Following up my reviews of Shopgirl and Chinatown for Movie Rob’s Genre Guestimation with a look at Hollywoodland. Hollywoodland is a pretty solid 2006 release that attempted to revive the Noir genre, and I don’t feel like it has gotten enough attention over the years, which is why I chose to highlight it today.
The film follows Louis Simo, played by Adrian Brody, as he is investigating the death of George Reeves, played by a pre-Batman Ben Affleck. As he digs deeper into the life of the television star, he is exposed to the ever-corrupt Hollywood movie scene and the greediness of people trying to make it big in the city of dreams. The film demonstrates that in Hollywood, not everyone’s dreams come true. George Reeves was given a starring role on a highly rated television show and yet he wanted more. He could not have more because once he was Superman that is who he would always be. He wanted to star in major motion pictures and he wanted to be a success. He could not have all of that though because the small success he had gained in the end turned into his ruined career.
As is true in Los Angeles and Hollywood, many people come to make it as big stars and few actually get the satisfaction of achieving this dream. Hollywoodland contrats the parties of movie stars and producers with darker sides of the city like police corruption. It suggests Hollywood is where dreamers come and more often than not they are severely disappointed. Reeves has found success but is then restricted by it, and in the end unhappy with the way his life has turned out. This is a true Hollywood story. It happens every day and it happened to Reeves.
The film pits Simo’s own stalling career and unhappy life against that of Reeves. He is a prime example of the classic jaded detective from a Noir film. He drinks too much, has a rough relationship with his loved ones, and struggles to find success. In the end though, Simo might actually have a more hopeful, if not happier ending than most detectives in the genre. It is the ending that makes this film feel very much like a “Hollywood film” in that it can’t quite commit to too harsh a finish for our main character. It has to leave a smidgen of hope for its audience to cling to, and in that respect it is very LA.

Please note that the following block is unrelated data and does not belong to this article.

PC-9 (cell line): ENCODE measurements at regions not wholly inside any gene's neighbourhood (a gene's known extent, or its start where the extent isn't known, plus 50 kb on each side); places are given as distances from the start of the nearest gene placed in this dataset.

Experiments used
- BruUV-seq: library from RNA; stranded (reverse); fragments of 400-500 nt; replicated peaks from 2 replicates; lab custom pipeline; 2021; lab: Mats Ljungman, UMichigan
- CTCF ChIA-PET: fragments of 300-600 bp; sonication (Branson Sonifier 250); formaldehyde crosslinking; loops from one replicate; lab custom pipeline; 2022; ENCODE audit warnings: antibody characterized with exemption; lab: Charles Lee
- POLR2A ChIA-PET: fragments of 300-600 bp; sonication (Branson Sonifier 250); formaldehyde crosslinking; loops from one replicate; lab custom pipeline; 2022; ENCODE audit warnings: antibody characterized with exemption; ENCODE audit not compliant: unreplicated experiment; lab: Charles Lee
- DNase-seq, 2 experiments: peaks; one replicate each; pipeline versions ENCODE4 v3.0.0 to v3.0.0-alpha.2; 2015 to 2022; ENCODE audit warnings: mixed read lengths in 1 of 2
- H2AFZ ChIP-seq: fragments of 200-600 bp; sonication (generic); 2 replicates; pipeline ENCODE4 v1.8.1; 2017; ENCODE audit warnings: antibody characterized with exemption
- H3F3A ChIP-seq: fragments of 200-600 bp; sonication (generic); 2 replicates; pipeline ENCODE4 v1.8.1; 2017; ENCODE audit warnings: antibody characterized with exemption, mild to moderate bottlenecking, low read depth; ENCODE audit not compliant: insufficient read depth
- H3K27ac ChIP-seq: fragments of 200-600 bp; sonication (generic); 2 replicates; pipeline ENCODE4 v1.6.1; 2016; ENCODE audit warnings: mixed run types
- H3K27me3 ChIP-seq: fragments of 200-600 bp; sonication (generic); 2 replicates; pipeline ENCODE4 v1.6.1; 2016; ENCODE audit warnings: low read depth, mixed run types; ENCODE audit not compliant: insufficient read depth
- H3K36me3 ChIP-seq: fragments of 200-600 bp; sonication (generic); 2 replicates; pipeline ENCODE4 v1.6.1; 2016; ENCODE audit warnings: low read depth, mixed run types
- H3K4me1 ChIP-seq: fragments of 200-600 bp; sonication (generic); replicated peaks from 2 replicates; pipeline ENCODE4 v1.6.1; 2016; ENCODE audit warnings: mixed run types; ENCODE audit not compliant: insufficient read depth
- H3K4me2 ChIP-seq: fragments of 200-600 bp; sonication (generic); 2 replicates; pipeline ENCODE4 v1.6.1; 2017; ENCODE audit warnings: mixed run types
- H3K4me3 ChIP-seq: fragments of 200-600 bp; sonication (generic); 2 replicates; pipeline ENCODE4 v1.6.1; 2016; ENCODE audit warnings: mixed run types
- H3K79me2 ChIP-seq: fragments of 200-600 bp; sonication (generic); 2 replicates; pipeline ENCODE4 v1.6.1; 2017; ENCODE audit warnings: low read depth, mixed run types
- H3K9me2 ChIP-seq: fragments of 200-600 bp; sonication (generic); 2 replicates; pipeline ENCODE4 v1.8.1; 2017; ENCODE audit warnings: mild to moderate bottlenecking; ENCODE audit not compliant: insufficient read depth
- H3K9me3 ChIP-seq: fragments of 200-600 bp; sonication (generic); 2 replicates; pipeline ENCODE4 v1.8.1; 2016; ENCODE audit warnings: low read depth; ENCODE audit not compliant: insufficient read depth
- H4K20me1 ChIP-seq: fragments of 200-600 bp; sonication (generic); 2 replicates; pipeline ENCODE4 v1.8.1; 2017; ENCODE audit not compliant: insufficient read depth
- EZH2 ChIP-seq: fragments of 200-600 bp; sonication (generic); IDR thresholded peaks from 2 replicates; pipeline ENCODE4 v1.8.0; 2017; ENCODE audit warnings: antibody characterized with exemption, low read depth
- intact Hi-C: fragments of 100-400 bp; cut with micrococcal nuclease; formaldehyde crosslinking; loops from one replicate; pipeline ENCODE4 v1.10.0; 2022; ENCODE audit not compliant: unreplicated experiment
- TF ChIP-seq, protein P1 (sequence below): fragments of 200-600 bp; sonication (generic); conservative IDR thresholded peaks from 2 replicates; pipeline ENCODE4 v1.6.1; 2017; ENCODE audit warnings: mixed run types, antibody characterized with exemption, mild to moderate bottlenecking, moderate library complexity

I love stories about LA. It’s one of the reasons I chose LA Films as the genre for Movie Rob’s Genre Guesstimation. I just reviewed the film I recommended Rob watch (Shopgirl) so today I thought I’d check in on a classic LA Film, Chinatown.
In Chinatown, Jake Gittes is investigating the murder of an official from the Water Company. During his investigation, he discovers a hidden plot by the company to cheat thousands of farmers out of water that was promised to them (among other devious truths). The story shows that there is corruption and deception in everything. In the movie, Gittes is left dealing with betrayal and disappointment. He has come from a tragic loss in his former job to have the same thing happen all over again. He tries to prevent someone from getting hurt and ends up making sure that’s exactly what happens. Jake gets pushed around in a web of intricate lies and it really is a sign of how corrupt Hollywood and Los Angeles were in the 1930s. It shows the darker side of LA history.
The cinematography and production design of Chinatown allow the audience to view what Los Angeles and the rest of Southern California looked like in the 30s and 40s. The buildings, cars, clothes, shops, etc. are all made to look and feel like Los Angeles in the past. It is shot on actual locations all around Los Angeles County so it really feels like you’re right there with the characters. It even has the racial segregation and dried up river.
In keeping with Noir tradition, the film delves deeper into the idea of disappointed hopes through the use of shadow effects, a femme fatale, and a broken down detective who is weary and searching for something better in a city gone to crime. Chinatown uses this style to show the desperation of some people to find hope in the city after everything has gone wrong for them. Gittes loses in the end. He’s watched an innocent die and come face to face with pure evil and watched it win in the end. Chinatown shows that in Los Angeles dreams die and people lie. It isn’t a pretty side of the city but it might be a more truthful one. Chinatown is both a classic Noir, and a classic LA Film.